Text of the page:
Lactose-free cow’s milk is high in calcium and other nutrients and often fortified with vitamin D, like regular cow's milk. If you choose a nondairy alternative, it’s smart to compare a nondairy milk’s food label to that of cow’s milk to make sure that you’re getting similar levels of fortification, nutrients, and protein, Ansel says. “If you really don’t like milk, and you’re not going to drink milk, these are a good way -- as long as they’re fortified -- to get calcium and vitamin D,” she says.
A quick rundown on how nondairy milks compare to cow’s milk in key areas:
Calcium, Vitamin D, and Vitamin B12
“Calcium and vitamin D are biggies because some of these milks will be fortified with them, and others won’t, so you really need to read the label,” Ansel says. Even when nondairy milks are calcium-fortified, levels may vary from product to product.
Ansel also suggests that people check the ingredient list for the type of calcium added. For example, soy milk that is fortified with calcium carbonate is well-absorbed, she says, “but if it’s fortified with tricalcium phosphate, then it may not be as well-absorbed.”
A special word of caution for vegans who drink nondairy milk: pick one fortified with vitamin B12, Ansel says. The body needs adequate B12 to make red blood cells. Meat, cheese, and eggs contain plentiful amounts of B12, but vegans don’t eat animal products.
Nondairy milk options vary widely in amount and quality of protein. Experts agreed that soy milk comes closest to cow’s milk in both areas, while rice milk falls shortest.
Cow’s milk has 8 grams of protein per cup, says Roberta Anding, MS, RD, LD, CDE, CSSD, a registered dietitian and an American Dietetic Association spokeswoman. Soy milk packs about 5-10 grams of protein, she says.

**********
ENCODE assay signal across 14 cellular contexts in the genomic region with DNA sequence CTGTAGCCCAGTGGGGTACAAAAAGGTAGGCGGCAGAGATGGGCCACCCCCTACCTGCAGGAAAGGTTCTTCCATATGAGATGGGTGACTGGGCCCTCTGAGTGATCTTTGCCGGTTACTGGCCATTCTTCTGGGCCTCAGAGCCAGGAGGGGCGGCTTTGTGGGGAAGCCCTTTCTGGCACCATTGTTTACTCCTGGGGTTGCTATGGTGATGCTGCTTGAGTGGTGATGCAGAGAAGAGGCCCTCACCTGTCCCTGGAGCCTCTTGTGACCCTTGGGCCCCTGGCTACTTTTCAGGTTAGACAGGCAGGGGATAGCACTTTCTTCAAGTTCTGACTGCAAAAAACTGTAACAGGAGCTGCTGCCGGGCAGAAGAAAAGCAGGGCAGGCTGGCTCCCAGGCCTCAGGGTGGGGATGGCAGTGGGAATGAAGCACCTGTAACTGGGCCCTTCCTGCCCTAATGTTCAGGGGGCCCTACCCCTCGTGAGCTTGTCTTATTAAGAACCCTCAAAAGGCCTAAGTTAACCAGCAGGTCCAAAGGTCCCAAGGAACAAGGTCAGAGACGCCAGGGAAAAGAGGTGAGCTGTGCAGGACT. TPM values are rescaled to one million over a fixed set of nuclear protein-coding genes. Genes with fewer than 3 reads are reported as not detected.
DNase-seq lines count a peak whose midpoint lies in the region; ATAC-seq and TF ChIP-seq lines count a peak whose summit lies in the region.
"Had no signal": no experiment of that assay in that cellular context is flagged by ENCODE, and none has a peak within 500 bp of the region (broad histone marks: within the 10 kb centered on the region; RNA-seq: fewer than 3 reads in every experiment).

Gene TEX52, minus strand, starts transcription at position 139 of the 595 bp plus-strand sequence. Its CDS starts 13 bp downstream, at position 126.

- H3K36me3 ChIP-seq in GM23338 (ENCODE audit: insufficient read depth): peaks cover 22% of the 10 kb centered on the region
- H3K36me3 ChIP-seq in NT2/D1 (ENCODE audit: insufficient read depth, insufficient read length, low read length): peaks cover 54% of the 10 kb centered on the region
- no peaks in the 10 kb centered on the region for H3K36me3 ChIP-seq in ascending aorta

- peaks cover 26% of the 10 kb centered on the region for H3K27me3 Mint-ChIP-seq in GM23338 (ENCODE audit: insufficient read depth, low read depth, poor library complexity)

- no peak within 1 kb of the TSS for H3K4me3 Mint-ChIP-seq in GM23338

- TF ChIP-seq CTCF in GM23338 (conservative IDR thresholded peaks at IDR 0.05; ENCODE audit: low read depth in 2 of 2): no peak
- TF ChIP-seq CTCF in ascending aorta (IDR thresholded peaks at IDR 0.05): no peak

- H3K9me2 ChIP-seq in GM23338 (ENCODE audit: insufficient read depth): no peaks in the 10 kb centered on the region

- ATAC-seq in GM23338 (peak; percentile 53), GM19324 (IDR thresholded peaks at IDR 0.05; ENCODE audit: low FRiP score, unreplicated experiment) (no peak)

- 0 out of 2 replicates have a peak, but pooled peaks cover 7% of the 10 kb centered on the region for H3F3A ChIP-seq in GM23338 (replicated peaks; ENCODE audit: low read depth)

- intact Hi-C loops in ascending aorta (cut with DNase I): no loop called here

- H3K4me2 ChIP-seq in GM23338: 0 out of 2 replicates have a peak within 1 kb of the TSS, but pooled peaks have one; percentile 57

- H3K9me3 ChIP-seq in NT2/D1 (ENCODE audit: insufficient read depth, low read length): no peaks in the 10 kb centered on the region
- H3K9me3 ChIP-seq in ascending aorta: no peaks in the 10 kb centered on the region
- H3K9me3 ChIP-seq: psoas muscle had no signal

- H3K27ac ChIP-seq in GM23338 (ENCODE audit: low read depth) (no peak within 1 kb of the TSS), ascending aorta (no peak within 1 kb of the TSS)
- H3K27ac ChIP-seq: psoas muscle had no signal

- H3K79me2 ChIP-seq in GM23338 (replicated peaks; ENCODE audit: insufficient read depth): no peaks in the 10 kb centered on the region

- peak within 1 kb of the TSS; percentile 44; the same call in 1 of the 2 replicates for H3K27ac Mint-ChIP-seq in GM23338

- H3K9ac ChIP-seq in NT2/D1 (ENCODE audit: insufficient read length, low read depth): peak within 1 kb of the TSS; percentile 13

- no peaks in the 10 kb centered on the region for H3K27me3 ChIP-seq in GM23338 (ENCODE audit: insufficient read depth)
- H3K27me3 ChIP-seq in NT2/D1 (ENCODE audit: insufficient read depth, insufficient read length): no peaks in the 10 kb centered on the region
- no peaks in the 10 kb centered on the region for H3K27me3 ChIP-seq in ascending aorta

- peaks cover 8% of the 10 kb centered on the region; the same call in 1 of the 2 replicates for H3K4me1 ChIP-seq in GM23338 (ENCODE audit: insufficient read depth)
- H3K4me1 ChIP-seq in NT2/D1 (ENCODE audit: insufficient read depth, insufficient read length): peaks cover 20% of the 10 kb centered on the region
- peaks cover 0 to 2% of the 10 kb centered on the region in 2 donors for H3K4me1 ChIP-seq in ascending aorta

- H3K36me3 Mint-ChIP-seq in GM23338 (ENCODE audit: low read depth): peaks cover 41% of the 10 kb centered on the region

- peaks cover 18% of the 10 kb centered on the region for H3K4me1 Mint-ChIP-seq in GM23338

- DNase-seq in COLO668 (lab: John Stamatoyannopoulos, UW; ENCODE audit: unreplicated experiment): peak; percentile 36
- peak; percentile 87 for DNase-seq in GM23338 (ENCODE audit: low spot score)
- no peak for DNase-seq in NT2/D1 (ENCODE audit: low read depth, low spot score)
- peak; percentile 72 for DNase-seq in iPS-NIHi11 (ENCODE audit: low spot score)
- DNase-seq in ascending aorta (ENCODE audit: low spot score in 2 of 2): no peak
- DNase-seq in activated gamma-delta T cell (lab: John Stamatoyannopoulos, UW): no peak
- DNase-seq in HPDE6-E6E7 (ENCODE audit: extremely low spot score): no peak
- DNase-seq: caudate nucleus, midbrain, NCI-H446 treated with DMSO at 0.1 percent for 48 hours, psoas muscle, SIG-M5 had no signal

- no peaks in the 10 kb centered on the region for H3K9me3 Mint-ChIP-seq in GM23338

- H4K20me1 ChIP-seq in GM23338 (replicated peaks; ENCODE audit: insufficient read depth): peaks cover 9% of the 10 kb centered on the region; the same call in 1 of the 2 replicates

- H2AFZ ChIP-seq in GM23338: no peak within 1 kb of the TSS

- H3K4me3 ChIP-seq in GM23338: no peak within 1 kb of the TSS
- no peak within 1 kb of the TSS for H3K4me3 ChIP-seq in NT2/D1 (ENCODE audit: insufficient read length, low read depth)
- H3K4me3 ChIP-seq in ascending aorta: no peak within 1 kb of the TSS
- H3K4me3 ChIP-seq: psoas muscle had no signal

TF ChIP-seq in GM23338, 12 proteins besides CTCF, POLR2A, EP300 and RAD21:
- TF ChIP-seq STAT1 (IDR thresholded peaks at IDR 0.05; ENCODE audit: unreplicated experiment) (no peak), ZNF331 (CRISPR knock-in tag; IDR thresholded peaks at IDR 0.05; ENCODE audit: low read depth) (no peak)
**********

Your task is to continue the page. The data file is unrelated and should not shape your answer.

In contrast, almond milk has 1 gram of protein per cup, while rice milk contains only 0.28 grams to 1 gram, Anding says.
Another big plus with soy milk: it offers complete protein, just as cow’s milk does. What does that mean? “It has all the essential amino acids that your body cannot make, so you have to get them through food,” Ansel says. “That’s really the best quality protein. Those are usually found in animal foods, but there are a few small exceptions and soybeans are one of them,” she says.
Hobbs also considers soy milk a strong choice. “It’s highly nutritious, especially fortified soy milk. It’s very similar to cow’s milk in its nutritional profile. It’s a very good alternative to cow’s milk,” she says.
Cholesterol and Saturated Fat
Whole and low-fat cow’s milk contains cholesterol and saturated fat, although people can cut back by choosing skim or fat-free milk. In comparison, soy, rice, and almond milk contain no cholesterol because they’re plant-based.
Besides using nondairy options for drinking, stirring into coffee, and pouring onto cereal, you can substitute them for cow’s milk in recipes, Hobbs says. She has used soy, almond, and rice milk in smoothies, nondairy ice cream, mashed potatoes, soups, sauces, and other dishes.
Some cooking tips:
- In a recipe, substitute lactose-free cow's milk or a nondairy alternative, cup for cup, in place of regular cow’s milk. Soy milk is versatile and can be used in almost any recipe, Hobbs says. In contrast, rice milk’s thinner consistency doesn’t lend itself well to sauces or puddings, she says. “Those dishes don’t come out as creamy. It’s sort of the difference between using whole milk and skim milk.”
- Nondairy beverages, such as soy and almond milk, come in plain varieties as well as vanilla, chocolate, and other flavors. Use plain varieties for savory recipes, such as mashed potatoes, cream sauces, cream soups, scrambled eggs, or omelets, Hobbs says. Save the vanilla, chocolate, and other flavored milks for sweet foods, such as cookies, cakes, quick breads, muffins, pancakes, and waffles. If you want to keep only one type of nondairy beverage on hand, for example, soy milk, choose the plain type because it works with both savory and sweet recipes.
- If a recipe calls for buttermilk, make your own by adding 2 teaspoons of vinegar or lemon juice to one cup of any nondairy milk. Mix well and let it stand for a few minutes before using.
- Don’t store nondairy milks in the freezer, Hobbs says. Doing so won’t affect the product’s safety or nutrition, but freezing will harm consistency.